Total nonfarm payroll employment declined by 125,000 in June, and the unemployment rate edged down to 9.5 percent, the U.S. Bureau of Labor Statistics reported today. The decline in payroll employment reflected a decrease (-225,000) in the number of temporary employees working on Census 2010. Private-sector payroll employment edged up by 83,000. I will be amazed if the unemployment rate is not higher 3 months from now. And I will be surprised if we don’t add over 400,000 jobs in the next 3 months.
Both the number of unemployed persons, at 14.6 million, and the unemployment rate, at 9.5 percent, edged down in June. Among the major worker groups, the unemployment rate for adult women (7.8%) declined, while the rates for adult men (9.9%) and teenagers (25.7%) showed little or no change.
In June, the number of long-term unemployed (those jobless for 27 weeks and over) was unchanged at 6.8 million. These individuals made up 45% of unemployed persons. The civilian labor force participation rate fell by 0.3 percentage point in June to 64.7%. The employment-population ratio, at 58.5%, edged down over the month.
There were 1.2 million discouraged workers in June, up by 414,000 from a year earlier. (The data are not seasonally adjusted.) Discouraged workers are persons not currently looking for work because they believe no jobs are available for them.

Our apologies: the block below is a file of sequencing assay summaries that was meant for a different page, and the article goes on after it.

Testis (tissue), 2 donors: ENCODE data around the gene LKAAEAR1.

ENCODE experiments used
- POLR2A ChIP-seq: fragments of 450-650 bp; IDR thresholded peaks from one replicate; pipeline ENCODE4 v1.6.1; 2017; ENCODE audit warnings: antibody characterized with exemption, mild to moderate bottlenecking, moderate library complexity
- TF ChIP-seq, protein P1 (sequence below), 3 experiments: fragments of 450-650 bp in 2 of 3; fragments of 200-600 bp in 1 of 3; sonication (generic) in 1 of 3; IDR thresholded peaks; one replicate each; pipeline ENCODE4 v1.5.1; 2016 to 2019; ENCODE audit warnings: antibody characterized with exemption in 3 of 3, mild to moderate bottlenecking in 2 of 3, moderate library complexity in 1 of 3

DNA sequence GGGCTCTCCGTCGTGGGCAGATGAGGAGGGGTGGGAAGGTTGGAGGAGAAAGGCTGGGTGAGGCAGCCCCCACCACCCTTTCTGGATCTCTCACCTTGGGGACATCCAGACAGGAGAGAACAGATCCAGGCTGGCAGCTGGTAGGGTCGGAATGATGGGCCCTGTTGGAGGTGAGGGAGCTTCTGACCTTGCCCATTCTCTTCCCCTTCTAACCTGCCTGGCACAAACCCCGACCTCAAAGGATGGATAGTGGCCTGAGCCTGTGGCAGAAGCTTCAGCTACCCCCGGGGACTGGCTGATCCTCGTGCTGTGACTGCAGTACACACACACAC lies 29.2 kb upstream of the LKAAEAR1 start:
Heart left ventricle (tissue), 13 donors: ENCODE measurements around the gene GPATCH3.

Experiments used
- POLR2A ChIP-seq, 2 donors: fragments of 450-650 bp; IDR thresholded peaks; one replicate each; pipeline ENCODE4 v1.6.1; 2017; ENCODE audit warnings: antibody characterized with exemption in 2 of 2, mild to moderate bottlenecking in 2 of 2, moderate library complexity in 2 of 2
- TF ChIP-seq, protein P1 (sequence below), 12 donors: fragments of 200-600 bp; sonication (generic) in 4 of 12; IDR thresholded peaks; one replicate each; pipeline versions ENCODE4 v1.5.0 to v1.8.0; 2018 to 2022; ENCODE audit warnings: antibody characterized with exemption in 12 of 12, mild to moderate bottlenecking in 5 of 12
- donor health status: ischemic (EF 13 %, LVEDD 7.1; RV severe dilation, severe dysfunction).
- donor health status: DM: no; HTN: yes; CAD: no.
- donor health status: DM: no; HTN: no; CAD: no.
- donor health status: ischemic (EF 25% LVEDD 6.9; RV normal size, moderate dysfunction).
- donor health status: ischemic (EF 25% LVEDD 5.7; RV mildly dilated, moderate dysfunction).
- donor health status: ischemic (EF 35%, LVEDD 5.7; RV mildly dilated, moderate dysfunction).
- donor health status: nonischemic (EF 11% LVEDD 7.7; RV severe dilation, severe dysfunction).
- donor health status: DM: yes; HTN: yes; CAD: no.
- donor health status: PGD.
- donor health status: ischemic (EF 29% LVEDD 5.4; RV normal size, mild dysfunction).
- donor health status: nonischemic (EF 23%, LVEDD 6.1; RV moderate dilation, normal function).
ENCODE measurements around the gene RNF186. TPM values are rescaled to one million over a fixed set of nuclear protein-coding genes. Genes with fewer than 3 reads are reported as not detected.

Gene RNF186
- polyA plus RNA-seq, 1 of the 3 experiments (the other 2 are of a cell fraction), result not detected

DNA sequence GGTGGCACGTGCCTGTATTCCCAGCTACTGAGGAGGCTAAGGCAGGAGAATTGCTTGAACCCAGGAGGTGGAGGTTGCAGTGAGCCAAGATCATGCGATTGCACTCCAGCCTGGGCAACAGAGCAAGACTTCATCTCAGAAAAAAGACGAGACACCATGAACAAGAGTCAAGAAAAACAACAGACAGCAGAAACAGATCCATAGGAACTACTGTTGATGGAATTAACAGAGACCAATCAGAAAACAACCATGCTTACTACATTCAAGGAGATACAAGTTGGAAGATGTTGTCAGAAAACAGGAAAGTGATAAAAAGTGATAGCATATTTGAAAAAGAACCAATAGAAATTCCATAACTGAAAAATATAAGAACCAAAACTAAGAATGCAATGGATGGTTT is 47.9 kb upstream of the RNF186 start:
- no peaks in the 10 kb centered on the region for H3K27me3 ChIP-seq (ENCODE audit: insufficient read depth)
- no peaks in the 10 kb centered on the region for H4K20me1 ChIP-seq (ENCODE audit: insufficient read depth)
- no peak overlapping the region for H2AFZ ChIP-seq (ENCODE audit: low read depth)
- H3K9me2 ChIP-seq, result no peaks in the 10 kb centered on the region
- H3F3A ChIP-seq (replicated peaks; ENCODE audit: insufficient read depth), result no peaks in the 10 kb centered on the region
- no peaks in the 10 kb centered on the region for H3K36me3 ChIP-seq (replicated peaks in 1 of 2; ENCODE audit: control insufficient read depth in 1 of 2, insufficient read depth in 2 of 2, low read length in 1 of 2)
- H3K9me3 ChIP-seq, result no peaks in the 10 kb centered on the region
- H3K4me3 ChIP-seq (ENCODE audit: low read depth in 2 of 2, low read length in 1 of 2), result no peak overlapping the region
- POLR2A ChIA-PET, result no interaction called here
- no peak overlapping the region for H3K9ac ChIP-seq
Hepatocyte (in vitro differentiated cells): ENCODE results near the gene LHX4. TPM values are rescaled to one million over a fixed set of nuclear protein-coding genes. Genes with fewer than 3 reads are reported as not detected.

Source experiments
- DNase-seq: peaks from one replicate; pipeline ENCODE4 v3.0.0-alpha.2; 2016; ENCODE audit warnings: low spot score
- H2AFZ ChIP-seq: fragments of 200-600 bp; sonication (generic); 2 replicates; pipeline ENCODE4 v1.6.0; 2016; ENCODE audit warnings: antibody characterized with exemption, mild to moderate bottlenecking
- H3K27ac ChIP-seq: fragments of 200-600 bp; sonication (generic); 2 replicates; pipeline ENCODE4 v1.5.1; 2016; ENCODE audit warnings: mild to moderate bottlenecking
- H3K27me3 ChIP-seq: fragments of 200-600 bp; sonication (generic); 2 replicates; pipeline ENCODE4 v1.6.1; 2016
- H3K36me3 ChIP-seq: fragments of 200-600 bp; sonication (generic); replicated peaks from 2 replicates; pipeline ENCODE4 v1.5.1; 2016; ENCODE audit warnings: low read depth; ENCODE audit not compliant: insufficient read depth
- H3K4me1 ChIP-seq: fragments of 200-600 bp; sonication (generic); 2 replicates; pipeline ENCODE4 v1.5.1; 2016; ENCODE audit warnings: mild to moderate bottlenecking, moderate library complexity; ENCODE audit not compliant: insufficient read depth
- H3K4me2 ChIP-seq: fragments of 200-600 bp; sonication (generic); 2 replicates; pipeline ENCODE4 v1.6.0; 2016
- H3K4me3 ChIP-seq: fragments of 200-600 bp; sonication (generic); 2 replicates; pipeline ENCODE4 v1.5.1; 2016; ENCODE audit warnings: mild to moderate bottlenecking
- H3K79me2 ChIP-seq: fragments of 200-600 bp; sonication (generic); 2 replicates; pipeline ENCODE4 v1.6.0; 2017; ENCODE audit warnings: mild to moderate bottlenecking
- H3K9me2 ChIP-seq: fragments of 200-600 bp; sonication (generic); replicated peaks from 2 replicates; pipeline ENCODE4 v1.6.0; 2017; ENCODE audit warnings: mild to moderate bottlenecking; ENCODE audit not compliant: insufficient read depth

Total nonfarm payroll employment decreased by 125,000 in June, reflecting the departure of 225,000 temporary Census 2010 workers from federal government payrolls. Total private employment edged up over the month (+83,000). So far this year, private-sector employment has increased by 593,000 but in June was 7.9 million below its December 2007 level.
Health care employment edged up in June (+9,000). Over the past 12 months, the industry has gained 217,000 jobs. Manufacturing employment continued to trend up over the month (+9,000). The industry has added 136,000 jobs since December 2009. Construction employment decreased by 22,000 in June, with the largest decline in nonresidential specialty trade contracting. On net, construction employment has shown little change over the last 4 months.
Related: Unemployment Rate Drops to 9.7% But Job Gains Disappoint – USA Added 290,000 Jobs In April 2010 – Unemployment Rate Reached 10.2% (Oct 2009)
Government employment fell by 208,000 in June, driven by the loss of 225,000 temporary workers hired for Census 2010. Employment in both state and local governments was little changed over the month.
In June, the average workweek for all employees on private nonfarm pay- rolls decreased by 0.1 hour to 34.1 hours. The manufacturing workweek for all employees decreased by 0.5 hour to 40.0 hours; this followed an increase of 0.4 hour in May. The average workweek for production and nonsupervisory employees on private nonfarm payrolls was unchanged at 33.4 hours in June.
The change in total nonfarm payroll employment for April was revised from +290,000 to +313,000, and the change for May was revised from +431,000 to +433,000.
Basically, if you have a job you should probably be happy. The continued very slow growth in the underlying job trend is not good news. Now is probably not a great time to quit and start looking for another job (on average, but individual situations are not the save as an average).